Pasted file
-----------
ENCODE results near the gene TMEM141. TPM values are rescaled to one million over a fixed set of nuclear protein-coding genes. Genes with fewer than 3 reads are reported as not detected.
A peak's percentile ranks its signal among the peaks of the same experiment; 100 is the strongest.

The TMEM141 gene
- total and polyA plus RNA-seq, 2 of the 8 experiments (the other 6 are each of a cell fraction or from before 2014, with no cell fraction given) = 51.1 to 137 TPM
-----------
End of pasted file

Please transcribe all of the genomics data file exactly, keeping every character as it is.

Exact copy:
ENCODE results near the gene TMEM141. TPM values are rescaled to one million over a fixed set of nuclear protein-coding genes. Genes with fewer than 3 reads are reported as not detected.
A peak's percentile ranks its signal among the peaks of the same experiment; 100 is the strongest.

The TMEM141 gene
- total and polyA plus RNA-seq, 2 of the 8 experiments (the other 6 are each of a cell fraction or from before 2014, with no cell fraction given) = 51.1 to 137 TPM